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ther to know from the very acts of the Synod, what besides these things had been done in the Synod, and by what method, especially with the Remonstrant pastors : and when it was not doubtful that they themselves, in order to veil their own pertinacity, were about to publish some things concerning these matters, not with the best fidelity, it pleased the illustrious and most mighty the States General, that the acts also of the same Synod, faithfully transcribed from the public registers (tabulis) should be published in print, for the satisfaction (in gratiam) and use of the churches. And, as in these (records) many things every where occur, which pertain to the history of the things transacted in the Belgic churches, and which could less advantageously be understood or judged of by readers who were ignorant of these things; for which cause even the national Synod (as it may be seen in the different sessions,) enjoined especially on the deputies of the South Holland .churches, to write a brief narrative of the affairs transacted with the Remonstrants : it seemed good to prefix, in the place of a preface, from that history some things which were publicly transacted ; that the foreign churches especially might for once know, with good fidelity, what was the rise and progress of these controversies; and on what occasion, and for what causes, the illustrious and most mighty the States General convened this celebrated Synod, at a very great expense ;

1 1 After long and tedious debates, which were frequently at• tended with popular tumults and civil broils, thiş intricate * controversy was, by the counsels and authority of Maurice, prince of Orange, referred to the decision of the church, as

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especially as many things are related by the Remonstrants, in writings exhibited, and here inserted, which less accord with the truth of the things transacted.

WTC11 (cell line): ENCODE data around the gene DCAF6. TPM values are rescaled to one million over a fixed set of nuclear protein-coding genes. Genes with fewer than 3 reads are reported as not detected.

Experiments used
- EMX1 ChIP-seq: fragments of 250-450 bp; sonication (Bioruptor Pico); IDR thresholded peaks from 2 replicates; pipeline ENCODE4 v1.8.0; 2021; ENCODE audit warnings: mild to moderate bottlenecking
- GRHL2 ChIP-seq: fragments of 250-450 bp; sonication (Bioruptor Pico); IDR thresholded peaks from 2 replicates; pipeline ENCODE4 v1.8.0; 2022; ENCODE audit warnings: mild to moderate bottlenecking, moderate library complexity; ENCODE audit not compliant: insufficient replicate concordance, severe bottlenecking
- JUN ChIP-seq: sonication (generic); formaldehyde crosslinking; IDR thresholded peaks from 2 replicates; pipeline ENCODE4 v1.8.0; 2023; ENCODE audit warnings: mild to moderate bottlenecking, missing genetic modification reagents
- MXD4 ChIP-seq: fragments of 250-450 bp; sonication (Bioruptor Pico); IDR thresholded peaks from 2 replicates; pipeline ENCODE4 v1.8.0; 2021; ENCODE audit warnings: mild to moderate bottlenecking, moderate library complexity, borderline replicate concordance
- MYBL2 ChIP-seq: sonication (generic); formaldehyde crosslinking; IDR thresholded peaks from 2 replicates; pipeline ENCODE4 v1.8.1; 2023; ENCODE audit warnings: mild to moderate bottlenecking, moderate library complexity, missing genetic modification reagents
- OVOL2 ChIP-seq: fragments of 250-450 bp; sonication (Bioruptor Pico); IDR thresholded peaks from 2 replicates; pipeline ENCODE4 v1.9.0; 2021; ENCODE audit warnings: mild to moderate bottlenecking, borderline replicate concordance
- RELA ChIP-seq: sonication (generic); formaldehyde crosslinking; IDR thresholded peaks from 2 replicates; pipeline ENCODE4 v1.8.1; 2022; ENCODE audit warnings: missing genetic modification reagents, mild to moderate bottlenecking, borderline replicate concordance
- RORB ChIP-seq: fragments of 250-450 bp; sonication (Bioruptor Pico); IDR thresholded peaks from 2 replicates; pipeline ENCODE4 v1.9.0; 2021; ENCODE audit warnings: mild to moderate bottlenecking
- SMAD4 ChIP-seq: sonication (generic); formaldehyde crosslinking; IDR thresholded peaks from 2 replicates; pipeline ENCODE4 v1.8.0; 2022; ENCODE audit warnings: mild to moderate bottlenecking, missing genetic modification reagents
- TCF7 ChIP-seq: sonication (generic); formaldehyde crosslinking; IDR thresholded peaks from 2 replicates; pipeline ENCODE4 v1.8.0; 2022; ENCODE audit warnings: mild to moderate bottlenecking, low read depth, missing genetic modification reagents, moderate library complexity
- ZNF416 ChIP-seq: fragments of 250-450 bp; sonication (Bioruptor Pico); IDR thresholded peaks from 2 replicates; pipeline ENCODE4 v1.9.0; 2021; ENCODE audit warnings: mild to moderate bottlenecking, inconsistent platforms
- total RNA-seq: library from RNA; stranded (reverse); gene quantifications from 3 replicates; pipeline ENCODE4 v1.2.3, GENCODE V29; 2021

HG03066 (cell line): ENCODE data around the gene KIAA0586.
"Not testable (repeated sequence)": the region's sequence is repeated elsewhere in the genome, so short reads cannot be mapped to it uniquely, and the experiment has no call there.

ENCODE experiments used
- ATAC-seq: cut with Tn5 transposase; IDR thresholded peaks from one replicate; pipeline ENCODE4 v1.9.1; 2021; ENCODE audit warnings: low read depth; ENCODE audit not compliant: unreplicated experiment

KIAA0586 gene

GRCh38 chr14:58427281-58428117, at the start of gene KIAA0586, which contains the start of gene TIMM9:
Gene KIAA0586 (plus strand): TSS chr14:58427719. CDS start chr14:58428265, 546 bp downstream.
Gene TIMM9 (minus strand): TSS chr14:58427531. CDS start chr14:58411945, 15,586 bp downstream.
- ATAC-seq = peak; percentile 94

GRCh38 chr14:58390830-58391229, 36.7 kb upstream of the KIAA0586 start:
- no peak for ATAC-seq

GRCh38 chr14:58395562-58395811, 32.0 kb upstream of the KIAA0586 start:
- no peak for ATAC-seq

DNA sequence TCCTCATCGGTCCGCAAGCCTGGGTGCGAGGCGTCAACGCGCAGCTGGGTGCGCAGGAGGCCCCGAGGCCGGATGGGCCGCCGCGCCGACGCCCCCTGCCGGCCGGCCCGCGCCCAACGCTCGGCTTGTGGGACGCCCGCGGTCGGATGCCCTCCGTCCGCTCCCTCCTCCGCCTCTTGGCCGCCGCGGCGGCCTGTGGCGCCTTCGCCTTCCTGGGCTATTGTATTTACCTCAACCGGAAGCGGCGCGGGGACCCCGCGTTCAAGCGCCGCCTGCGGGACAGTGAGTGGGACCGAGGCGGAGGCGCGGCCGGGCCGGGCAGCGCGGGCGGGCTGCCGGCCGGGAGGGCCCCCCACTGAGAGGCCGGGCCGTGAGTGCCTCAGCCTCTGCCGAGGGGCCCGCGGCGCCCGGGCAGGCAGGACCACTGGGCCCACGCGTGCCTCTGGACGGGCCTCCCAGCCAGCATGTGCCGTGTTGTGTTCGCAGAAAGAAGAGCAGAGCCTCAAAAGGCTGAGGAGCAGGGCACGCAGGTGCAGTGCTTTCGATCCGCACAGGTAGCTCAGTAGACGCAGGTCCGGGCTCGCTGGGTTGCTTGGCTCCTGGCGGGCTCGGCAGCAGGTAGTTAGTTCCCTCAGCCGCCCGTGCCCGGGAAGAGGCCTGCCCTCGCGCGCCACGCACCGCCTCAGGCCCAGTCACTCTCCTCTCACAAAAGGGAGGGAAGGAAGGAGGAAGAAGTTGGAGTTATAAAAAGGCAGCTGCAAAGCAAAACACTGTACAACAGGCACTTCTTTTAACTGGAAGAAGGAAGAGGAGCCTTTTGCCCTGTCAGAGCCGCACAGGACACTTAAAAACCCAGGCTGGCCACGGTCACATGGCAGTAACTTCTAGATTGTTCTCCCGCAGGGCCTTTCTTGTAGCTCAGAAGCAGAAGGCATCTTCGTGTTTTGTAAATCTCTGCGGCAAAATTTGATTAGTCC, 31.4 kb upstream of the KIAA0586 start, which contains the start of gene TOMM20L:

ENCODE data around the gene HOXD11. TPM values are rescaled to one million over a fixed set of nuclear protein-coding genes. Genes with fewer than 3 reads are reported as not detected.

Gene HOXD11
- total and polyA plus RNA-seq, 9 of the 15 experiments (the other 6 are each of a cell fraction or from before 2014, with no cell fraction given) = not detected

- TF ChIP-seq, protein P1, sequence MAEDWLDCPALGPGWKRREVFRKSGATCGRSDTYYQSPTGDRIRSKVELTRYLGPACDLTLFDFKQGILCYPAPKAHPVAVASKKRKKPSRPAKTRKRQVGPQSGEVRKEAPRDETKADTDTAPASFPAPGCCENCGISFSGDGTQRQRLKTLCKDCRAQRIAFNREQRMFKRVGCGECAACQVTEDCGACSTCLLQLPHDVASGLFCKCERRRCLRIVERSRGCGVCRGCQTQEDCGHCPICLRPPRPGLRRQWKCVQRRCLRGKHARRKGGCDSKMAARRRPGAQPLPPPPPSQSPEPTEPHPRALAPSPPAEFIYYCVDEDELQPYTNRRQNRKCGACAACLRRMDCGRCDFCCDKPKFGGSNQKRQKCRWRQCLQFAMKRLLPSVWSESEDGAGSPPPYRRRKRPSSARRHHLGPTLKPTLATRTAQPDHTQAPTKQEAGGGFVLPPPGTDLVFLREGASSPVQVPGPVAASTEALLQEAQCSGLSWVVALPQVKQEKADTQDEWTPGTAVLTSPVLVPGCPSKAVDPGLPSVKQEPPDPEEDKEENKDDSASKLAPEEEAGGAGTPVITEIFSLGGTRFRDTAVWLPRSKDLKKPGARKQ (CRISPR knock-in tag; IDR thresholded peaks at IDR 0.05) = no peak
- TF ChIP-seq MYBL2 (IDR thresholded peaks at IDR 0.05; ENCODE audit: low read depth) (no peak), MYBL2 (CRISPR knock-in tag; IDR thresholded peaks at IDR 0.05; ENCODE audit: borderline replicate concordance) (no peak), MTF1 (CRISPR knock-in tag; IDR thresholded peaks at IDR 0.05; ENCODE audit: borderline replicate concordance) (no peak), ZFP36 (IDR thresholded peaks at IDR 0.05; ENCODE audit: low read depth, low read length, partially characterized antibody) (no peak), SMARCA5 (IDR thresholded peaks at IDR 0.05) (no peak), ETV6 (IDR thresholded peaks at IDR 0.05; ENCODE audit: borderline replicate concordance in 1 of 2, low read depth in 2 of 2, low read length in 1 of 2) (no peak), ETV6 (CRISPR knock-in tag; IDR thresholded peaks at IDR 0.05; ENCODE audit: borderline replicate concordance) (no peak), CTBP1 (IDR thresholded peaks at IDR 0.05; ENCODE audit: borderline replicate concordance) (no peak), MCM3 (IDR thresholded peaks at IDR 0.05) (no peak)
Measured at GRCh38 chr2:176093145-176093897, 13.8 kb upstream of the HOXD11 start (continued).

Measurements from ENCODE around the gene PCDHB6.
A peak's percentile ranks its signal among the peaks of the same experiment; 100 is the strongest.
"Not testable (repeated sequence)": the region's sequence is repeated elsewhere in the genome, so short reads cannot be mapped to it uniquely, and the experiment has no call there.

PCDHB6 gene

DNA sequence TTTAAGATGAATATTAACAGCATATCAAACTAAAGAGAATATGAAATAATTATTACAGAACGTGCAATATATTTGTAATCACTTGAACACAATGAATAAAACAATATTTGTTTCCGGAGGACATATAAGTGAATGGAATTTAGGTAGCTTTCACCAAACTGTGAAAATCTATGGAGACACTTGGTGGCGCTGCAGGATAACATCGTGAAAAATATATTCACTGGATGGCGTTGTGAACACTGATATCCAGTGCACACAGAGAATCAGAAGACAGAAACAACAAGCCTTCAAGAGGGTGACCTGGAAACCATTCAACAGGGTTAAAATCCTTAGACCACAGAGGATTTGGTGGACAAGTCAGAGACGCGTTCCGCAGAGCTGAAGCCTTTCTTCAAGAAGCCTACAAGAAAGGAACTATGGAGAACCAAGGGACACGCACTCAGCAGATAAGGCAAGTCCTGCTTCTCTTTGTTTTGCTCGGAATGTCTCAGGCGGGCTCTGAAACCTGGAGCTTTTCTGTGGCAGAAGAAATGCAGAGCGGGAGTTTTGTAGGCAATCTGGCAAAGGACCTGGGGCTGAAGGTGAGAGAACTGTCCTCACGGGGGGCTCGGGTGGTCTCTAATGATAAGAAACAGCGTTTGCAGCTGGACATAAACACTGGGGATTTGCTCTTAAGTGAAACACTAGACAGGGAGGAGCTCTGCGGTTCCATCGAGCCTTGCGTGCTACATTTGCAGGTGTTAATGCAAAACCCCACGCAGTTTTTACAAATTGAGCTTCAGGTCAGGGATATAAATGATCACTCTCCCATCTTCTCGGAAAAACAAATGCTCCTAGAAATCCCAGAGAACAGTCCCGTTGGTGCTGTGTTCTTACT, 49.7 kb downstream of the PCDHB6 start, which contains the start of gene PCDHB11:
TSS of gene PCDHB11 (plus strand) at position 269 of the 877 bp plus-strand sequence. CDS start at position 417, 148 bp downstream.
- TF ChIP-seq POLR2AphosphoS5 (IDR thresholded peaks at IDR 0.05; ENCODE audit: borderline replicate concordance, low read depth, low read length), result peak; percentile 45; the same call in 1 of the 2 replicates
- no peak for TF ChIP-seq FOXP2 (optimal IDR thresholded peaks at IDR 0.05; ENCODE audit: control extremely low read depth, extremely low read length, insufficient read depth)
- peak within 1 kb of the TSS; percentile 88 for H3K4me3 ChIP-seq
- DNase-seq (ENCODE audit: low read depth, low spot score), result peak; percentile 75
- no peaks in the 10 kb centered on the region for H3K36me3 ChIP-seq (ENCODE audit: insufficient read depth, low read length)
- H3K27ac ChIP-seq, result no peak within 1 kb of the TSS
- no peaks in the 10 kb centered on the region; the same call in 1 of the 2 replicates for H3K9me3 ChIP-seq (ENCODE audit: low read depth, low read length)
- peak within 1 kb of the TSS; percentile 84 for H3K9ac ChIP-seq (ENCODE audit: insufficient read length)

In the reformed churches of Federated Belgium, how great an agreement had, in the preceding age, flourished, on all the heads of orthodox doctrine, among the pastors and doctors, of the Belgic churches ; and moreover how great order and decorum (tulaţia and šuo xoplocúrn) had always - been preserved in the government of the same, is too well known to the Christian world for it to be needful to set it forth in many words. This peace and harmony of the Belgic churches, lovely (in itself,) and most pleasing to God and all pious men, certain persons had attempted to disturb, with unbridled violence, but not with great success : (persons) who having deserted popery, but not being yet fully purified from its leaven, had passed over into our churches and had been admitted into the ministry in the same, during that first scarcity of ministers : (namely Caspius) Coolhasius, of Leyda, Herman Herbertius, of Dort and Gouda, and Cornelius Wiggerus, of Horn. For in the same places in which they had got some persons, too little favouring the reformed religion, on whose patronage they relied, this their wicked audacity was maturely * sembled in a general Synod at Dordrecht, in the year 1618.' (Mosheim.)— It was not by the authority of prince Maurice, · but by that of the States General, that the national Synod was • assembled at Dordrecht. The States were not indeed unanimous; three of the seven provinces protested against the holding of this Synod, viz. Holland, Utrecht, and Overyssel.” (Maclaine.) Mosheim's History, vol. v. p. 367.



repressed, as well by the authority of the supreme magistracy, as by the prudence of the pastors, and the just censures of the church: that of Coolhasius, in the national synod at Middleburgh ; that of Herbertus, in the synods of South Holland ; and that of Wiggerus, in the synods of North Holland.